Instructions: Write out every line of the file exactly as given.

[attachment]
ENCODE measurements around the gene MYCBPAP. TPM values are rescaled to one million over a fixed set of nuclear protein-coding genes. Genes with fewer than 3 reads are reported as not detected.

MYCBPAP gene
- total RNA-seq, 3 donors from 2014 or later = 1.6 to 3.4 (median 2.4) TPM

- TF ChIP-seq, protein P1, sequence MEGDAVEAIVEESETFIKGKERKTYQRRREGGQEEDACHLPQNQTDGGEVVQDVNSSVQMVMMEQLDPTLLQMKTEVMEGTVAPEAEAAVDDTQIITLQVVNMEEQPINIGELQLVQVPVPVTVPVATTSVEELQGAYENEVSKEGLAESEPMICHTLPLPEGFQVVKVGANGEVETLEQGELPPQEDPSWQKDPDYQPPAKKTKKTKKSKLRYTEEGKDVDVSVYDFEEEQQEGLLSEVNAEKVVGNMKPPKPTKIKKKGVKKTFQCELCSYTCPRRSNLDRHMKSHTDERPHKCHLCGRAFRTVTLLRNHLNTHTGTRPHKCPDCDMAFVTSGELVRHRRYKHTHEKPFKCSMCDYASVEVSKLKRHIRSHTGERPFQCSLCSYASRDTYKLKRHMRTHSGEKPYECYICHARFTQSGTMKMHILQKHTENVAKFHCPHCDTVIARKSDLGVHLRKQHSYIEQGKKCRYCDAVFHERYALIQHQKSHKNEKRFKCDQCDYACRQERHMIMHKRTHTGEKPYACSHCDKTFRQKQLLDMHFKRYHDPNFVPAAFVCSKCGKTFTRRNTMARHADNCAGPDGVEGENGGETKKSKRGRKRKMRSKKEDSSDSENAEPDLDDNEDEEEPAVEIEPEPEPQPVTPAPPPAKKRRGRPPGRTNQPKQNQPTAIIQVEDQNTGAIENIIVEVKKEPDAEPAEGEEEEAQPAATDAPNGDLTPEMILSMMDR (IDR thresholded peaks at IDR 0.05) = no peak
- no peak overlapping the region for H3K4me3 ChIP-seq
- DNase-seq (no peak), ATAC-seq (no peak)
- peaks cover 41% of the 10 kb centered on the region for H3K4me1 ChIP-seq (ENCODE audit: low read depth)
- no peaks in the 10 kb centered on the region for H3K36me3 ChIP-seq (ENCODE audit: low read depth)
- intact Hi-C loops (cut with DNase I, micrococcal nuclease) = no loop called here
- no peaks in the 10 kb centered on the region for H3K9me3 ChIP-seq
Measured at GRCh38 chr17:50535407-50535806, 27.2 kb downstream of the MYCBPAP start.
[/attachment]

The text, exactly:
ENCODE measurements around the gene MYCBPAP. TPM values are rescaled to one million over a fixed set of nuclear protein-coding genes. Genes with fewer than 3 reads are reported as not detected.

MYCBPAP gene
- total RNA-seq, 3 donors from 2014 or later = 1.6 to 3.4 (median 2.4) TPM

- TF ChIP-seq, protein P1, sequence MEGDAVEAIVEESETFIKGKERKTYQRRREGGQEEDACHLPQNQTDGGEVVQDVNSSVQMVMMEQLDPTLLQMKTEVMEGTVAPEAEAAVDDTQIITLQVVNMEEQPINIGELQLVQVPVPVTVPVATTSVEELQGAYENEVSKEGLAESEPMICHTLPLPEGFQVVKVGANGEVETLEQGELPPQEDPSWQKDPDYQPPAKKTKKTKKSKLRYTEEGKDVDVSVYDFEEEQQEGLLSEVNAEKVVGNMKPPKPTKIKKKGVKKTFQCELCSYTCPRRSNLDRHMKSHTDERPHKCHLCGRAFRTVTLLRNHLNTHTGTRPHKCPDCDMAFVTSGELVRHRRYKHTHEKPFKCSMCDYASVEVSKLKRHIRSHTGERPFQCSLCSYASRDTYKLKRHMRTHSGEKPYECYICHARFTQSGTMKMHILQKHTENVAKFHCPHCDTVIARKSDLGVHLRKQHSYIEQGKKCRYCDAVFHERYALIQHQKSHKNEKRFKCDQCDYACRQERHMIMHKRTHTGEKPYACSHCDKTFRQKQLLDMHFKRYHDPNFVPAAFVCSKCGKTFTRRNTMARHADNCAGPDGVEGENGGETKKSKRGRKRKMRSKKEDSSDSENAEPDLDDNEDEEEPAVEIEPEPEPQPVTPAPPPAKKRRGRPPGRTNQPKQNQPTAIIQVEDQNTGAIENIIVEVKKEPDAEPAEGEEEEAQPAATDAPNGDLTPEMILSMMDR (IDR thresholded peaks at IDR 0.05) = no peak
- no peak overlapping the region for H3K4me3 ChIP-seq
- DNase-seq (no peak), ATAC-seq (no peak)
- peaks cover 41% of the 10 kb centered on the region for H3K4me1 ChIP-seq (ENCODE audit: low read depth)
- no peaks in the 10 kb centered on the region for H3K36me3 ChIP-seq (ENCODE audit: low read depth)
- intact Hi-C loops (cut with DNase I, micrococcal nuclease) = no loop called here
- no peaks in the 10 kb centered on the region for H3K9me3 ChIP-seq
Measured at GRCh38 chr17:50535407-50535806, 27.2 kb downstream of the MYCBPAP start.